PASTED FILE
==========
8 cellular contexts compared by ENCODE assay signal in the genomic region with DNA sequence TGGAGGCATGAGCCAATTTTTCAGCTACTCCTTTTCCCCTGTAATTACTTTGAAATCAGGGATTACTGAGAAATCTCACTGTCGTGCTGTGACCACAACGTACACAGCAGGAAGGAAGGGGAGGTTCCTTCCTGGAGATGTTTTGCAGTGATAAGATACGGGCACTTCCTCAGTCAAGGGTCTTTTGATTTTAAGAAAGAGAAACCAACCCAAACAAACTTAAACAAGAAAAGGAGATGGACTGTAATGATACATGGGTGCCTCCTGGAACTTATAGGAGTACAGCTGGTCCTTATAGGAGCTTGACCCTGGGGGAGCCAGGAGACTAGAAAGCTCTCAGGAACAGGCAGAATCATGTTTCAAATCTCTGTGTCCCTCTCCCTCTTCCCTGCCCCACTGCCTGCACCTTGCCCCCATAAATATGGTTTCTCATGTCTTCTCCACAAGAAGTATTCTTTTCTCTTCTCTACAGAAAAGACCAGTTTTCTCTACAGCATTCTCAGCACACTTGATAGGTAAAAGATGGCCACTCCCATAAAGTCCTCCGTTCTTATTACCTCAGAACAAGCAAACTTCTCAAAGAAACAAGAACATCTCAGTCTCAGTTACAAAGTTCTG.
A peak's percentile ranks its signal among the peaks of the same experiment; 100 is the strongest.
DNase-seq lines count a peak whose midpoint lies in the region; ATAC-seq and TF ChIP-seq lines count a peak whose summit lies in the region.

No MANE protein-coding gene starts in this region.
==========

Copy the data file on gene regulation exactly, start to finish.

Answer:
8 cellular contexts compared by ENCODE assay signal in the genomic region with DNA sequence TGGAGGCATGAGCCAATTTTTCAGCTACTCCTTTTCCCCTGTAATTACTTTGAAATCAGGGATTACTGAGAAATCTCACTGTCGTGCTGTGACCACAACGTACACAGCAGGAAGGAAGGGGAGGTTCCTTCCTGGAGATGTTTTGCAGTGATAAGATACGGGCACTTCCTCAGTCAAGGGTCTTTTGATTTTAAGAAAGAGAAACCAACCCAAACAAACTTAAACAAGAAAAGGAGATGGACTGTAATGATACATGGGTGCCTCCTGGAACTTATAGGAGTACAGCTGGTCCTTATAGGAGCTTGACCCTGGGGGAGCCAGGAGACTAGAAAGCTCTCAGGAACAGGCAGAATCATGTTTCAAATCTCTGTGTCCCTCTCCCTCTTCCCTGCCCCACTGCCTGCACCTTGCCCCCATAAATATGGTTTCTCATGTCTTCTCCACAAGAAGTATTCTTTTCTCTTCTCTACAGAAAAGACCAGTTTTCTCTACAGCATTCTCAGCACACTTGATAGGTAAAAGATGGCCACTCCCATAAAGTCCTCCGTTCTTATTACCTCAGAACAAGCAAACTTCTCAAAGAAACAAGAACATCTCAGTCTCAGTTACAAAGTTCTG.
A peak's percentile ranks its signal among the peaks of the same experiment; 100 is the strongest.
DNase-seq lines count a peak whose midpoint lies in the region; ATAC-seq and TF ChIP-seq lines count a peak whose summit lies in the region.

No MANE protein-coding gene starts in this region.